The Night Sky of January
Dr. Wayne Wooten
Professor of Astronomy
For January 2012, the Moon will be first quarter on January 1st. The first two weeks find the moon waxing in the evening sky. The waxing gibbous moon passes just north of Jupiter on January 2nd. It sets about 3 AM on the morning of January 4th, which is the peak for the short duration but often intense Quadrantid Meteor shower. Bundle up, get a
dark site, and you may spot about a meteor a minute coming out of the NE sky between then and dawn on that Wednesday morning, with eastern North America getting the best view of the cometary debris. The full moon is on January 9th, for northern Indian tribes, this was the Wolf or Snow Moon….before global warning, obviously…..
The waning gibbous moon passes 8 degrees south of brightening Mars in the morning sky on January 14th. The last quarter moon passes 2 degrees south of Saturn on January 16th. The new moon is on January 23rd, and the waxing crescent moon passes six degrees north of Venus in SW twilight on January 26th, then the first quarter moon passes 4 degrees
north of Jupiter on January 30th. Note that the first quarter moon marks the synodic or phase based month of 29.5 days for this month, at the beginning and end of the month.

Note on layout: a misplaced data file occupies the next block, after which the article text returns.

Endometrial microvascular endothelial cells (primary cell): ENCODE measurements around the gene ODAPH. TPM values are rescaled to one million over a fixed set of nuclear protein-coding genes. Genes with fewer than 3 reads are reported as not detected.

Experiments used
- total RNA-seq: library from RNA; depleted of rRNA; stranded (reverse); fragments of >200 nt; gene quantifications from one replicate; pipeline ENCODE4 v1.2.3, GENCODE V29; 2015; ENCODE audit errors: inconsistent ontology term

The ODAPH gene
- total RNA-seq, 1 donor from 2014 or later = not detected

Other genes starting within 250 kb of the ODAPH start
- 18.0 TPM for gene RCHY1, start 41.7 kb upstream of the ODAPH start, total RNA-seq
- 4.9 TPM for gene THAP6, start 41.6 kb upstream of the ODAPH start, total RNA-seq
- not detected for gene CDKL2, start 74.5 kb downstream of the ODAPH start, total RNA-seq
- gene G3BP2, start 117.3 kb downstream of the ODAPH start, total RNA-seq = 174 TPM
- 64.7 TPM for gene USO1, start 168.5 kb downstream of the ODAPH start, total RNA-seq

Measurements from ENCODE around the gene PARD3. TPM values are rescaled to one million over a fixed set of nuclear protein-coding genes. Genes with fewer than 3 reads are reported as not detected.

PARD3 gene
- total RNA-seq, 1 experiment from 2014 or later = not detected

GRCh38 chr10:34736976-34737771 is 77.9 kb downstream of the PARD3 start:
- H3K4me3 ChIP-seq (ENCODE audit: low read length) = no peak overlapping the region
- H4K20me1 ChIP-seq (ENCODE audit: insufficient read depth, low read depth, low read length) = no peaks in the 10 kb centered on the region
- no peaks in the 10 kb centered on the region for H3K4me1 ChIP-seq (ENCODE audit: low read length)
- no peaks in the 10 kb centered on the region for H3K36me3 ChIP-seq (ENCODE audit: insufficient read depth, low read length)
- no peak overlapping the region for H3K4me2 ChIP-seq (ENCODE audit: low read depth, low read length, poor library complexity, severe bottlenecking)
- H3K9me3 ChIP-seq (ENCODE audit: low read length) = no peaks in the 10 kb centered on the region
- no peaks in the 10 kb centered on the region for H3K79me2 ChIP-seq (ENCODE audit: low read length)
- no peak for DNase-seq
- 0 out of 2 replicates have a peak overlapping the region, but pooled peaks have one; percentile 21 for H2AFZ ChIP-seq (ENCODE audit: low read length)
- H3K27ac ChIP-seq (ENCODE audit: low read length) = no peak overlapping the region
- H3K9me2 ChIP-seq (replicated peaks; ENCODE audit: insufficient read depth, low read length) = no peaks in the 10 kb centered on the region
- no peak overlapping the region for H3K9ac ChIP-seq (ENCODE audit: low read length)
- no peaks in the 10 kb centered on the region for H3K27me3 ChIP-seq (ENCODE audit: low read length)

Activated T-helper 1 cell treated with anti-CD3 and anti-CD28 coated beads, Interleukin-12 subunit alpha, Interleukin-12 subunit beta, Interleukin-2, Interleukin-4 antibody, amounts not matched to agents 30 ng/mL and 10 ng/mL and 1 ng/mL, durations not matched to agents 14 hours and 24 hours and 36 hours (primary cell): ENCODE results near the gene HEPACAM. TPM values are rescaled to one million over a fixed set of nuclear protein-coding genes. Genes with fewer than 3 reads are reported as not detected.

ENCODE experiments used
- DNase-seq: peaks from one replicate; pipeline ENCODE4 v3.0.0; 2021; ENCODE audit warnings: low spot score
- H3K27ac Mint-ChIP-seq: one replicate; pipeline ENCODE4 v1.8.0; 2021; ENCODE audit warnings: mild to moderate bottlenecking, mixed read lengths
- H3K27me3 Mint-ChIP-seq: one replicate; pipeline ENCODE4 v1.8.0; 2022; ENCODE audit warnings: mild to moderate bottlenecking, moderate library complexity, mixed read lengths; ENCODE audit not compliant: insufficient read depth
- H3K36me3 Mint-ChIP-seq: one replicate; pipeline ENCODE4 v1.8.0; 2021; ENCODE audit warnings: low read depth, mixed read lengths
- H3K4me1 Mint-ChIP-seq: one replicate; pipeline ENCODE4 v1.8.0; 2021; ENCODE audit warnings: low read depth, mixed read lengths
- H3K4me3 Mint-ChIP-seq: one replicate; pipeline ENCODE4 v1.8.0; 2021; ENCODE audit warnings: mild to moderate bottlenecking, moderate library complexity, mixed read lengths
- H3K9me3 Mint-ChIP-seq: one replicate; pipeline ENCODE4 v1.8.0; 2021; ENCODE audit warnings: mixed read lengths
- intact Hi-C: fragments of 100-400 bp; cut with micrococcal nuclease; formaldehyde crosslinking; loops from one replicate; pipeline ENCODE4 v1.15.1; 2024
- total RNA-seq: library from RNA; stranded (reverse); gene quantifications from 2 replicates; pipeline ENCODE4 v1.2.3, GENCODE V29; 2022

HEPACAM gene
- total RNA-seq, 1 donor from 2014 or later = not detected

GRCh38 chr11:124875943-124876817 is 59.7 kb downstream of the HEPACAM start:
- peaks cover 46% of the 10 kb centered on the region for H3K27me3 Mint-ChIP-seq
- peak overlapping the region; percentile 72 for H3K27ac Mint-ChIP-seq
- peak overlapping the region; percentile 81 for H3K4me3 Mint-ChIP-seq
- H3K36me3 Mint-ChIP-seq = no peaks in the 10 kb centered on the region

Venus dominates the western evening sky for the first five months of 2012. She now appears as a small, gibbous disk, but will get larger and closer as she overtakes earth in the next months, to pass directly between us and the sun on the afternoon of June 5, 2012, a rare and historic Transit of Venus. At that moment, she is as close to earth as
any planet can get. Mars is also getting closer, to come to opposition in Leo on March 3, 2012, which will be the closest he can get to us for the next two years. He is now rising about 10:15 PM as January begins, but will be coming up about 8:30 PM by month’s end, and much closer and brighter by then as well. Jupiter is still well placed in the SW sky through
March, and its four moons and their transits across his face a fine telescopic treat for all observers and star gazes. Saturn rises about 1 AM as January begins, and will reach opposition on April 15th this year. It will be close to the bright star Spica in Virgo all year.
The square of Pegasus dominates the western sky. The constellation Cassiopeia makes a striking W in the NW. She contains many nice star clusters for binocular users in her outer arm of our Milky Way, extending to the NE now. Her daughter, Andromeda, starts with the NE corner star of Pegasus’’ Square, and goes NE with two more bright stars in a
row. It is from the middle star, beta Andromeda, that we proceed about a quarter the way to the top star in the W of Cassiopeia, and look for a faint blur with the naked eye. M-31, the Andromeda Galaxy, is the most distant object visible with the naked eye, lying about 2.5 million light years distant. Overhead is Andromeda’s hero, Perseus, rises. Between him and